The first ever feminist school in Uganda was held this year in Hoima. During the school, members of the Rural Women’s Movement underlined that land is central to people’s identity, livelihoods and food security. They emphasized that land is central to sustainability – be it cultural, economic or social because it forms the physical basis of sustainability. Therefore, there must be a democratic access to land and land-based resources to ensure sustainability.
The changing patterns of land-use is perhaps the major problem affecting grassroot women across the country. While land has for a long time been a source of conflict and disagreements between small-holder farmers, communities and clans, the recent wave of dispute is caused by land-rush: foreign investors purchasing or leasing land for mining or monoculture for profit. Communities have been disposed, families disconnected and local farming systems destroyed as government and investors prioritize profits over nature and people.
This scenario is a reminiscent of the slavery our great-grand fathers experienced centuries ago. But this is a type of slavery of another kind. While in orthodox slavery people were sacrificed to foreigners, in this new slavery, land is sacrificed and local ownership is lost along with local sovereignty. People have become refugees in their own county. Many communities whose land has been taken over by investors are now living in camps for Internally Displaced Persons (IDPs) without basic human needs (food, safe water, education, health facility among others, and women and children are bearing the brunt.
Government and political elite within and without who are facilitating the land-rush want everyone to believe it is development. The development that will transform Uganda into a middle-class nation. Recently government even took a notch higher and announced intent to take over people’s land on behalf of business, using the doctrine of Eminent Domain, or Compulsory Purchase legally by changing the land law (Land Act 2010) to allow community land to be sold-out at a give-away priceor nothing at all without their consent. However, under the United Nations human rights system, governments are expected to seek the free prior informed consent of local populations.
Now grassroot women who have been affected, and those whose land has been earmarked for these development models that inflict misery and pain to them and their families are saying “NO” to this development model. Through their Rural Women’s Movement in Uganda, they are building collective power to challenge the status quo and demand for environmental and climate justice. Their experiences are shifting awareness climate change from an abstract phenomenon of global warming and future impacts to a more tangible, multi-layered issue that are bringing together social, environmental and economic struggles at community level.
The rural women are demanding for climate justice. They are demanding that strategies to address the systemic crises of these extractive developments models recognize the disproportionate burden on grass-root women, and the historical responsibility of investors in the level of ecosystems degradation that have contributed to the current problem of climate change which they are experiencing. The rural women are waging a climate justice fight in all dimension of their lives— on food, on energy, on health and livelihoods. The women are defending their rights, their communities and their natural resources. They are asserting people-driven solutions and eco-feminist development alternatives. Eco-feminist alternatives women propose will recognize that if human beings must live well with justice and dignity and in harmony with nature, there will be a fair redistribution of power and wealth, a shift to sustainable systems of resource extraction and production, and a limit to the consumption of resources.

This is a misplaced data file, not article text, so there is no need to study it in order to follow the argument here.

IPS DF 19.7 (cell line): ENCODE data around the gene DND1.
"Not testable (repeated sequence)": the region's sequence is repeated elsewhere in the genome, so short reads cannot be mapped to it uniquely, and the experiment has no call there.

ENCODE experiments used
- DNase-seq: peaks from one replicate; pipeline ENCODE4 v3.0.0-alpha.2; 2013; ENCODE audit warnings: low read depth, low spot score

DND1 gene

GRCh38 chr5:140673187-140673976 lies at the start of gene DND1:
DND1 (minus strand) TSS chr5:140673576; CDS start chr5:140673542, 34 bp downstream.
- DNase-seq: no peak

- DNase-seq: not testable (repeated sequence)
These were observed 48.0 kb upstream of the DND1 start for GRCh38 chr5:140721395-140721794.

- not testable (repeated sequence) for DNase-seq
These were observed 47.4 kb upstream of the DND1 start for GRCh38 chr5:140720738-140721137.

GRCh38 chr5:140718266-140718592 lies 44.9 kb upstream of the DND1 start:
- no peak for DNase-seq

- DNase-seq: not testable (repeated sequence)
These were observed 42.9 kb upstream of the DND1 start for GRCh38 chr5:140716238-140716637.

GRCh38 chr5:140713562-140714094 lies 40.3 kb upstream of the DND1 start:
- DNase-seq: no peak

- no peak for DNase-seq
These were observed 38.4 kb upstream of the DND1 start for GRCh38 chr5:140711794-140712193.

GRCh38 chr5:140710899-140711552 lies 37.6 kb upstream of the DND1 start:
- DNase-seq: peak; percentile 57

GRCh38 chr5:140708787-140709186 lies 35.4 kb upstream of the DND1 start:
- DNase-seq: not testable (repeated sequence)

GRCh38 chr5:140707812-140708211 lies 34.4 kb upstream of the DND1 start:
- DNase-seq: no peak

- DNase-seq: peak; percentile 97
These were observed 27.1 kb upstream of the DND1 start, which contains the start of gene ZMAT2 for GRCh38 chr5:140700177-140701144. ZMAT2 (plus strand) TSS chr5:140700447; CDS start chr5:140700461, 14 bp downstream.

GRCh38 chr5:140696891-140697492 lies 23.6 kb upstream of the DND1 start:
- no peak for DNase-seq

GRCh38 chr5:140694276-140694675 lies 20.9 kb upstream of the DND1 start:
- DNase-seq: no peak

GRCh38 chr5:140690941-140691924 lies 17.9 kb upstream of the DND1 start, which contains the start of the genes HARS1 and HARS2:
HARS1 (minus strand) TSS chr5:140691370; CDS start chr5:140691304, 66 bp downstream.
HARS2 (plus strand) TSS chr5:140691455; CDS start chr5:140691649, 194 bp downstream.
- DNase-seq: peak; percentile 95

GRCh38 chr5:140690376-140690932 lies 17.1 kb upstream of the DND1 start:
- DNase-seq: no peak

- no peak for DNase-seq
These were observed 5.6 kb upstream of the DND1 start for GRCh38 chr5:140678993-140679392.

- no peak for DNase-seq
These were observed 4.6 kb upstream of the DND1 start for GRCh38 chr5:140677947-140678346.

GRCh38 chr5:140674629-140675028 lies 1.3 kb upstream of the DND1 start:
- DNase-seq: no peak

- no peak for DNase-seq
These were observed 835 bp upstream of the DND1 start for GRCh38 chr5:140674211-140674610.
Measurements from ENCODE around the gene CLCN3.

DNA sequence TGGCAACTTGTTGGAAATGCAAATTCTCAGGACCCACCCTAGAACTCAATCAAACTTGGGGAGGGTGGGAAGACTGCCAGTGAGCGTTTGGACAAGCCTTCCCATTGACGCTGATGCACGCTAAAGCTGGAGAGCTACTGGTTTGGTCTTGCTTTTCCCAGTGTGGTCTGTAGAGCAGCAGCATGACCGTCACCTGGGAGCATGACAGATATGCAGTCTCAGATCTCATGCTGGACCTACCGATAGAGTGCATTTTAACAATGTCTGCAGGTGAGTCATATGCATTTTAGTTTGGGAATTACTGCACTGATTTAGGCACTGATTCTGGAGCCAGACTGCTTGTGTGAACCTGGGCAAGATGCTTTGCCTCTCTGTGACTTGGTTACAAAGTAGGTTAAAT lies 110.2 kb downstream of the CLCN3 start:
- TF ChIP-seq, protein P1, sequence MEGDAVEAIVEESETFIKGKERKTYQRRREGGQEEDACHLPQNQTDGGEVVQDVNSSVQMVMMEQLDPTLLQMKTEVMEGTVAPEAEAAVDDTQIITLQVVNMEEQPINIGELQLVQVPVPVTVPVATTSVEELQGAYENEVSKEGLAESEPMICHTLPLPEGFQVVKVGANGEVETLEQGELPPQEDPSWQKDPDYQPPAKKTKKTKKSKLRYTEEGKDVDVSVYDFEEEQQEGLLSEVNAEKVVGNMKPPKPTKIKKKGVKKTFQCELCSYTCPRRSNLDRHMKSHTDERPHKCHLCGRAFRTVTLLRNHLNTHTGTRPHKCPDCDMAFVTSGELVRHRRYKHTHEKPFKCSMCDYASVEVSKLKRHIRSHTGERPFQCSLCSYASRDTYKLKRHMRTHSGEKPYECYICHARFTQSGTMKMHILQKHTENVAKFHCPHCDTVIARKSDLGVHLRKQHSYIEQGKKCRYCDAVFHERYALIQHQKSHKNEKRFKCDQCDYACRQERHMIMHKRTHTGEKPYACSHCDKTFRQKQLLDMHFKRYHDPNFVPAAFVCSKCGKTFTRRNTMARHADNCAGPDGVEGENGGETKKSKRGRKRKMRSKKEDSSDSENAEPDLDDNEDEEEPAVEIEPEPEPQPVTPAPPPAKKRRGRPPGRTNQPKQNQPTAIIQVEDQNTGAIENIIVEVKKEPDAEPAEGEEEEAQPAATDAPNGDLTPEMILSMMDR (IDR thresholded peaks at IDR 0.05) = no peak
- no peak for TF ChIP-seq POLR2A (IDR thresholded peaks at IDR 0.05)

Women are mobilizing because the theory of climate justice builds greater awareness amongst political leaders and the broader public about the interconnectedness of climate change with issues of development and social justice. It ensures that those who are most affected by environmental changes are genuine partners in all efforts and that the gender dimensions are fully recognized, taking into account the particular ways in which women, especially rural women are affected by the phenomenon.
Climate change therefore, is a rights issue and the Rural Women’s Movement affirmes this. Members of the Women’s Movement say that changes in climatic conditions they are experiencing today in their communities is affecting their livelihoods, their health, their bodies, their children and their natural resources. This is why they are building collective women’s power to fight the environmental injustices caused by extractive developments. They believe their victory lies in numbers. They have vowed to stand-up tall and speak-out loudly! They want to be part of decisions regarding development processes in the country.
The women’s feminist school focused on women’s collective power to fight for food sovereignty, for peoples’ rights to sufficient healthy and appropriate food and sustainable food systems – eco-feminist development alternatives that ensures sustainability of natural resources; sustainable climate democratic access to land and land-based resources; the recognition of women’s role and rights in agriculture, fishing systems; farmers’ control of indigenous seed diversity. The feminist school also focused on collective fight to end policies, decisions and measures by governments, elites, institutions and corporations (domestic, regional and global) that increase the vulnerabilities of women and the planet.
At the ended the feminist popular education, Donna Andrew, the facilitator at the school ended with a powerful and inspiring quote here below:
Report compiled by Beety Obbo
Communications & Publications officer - NAPE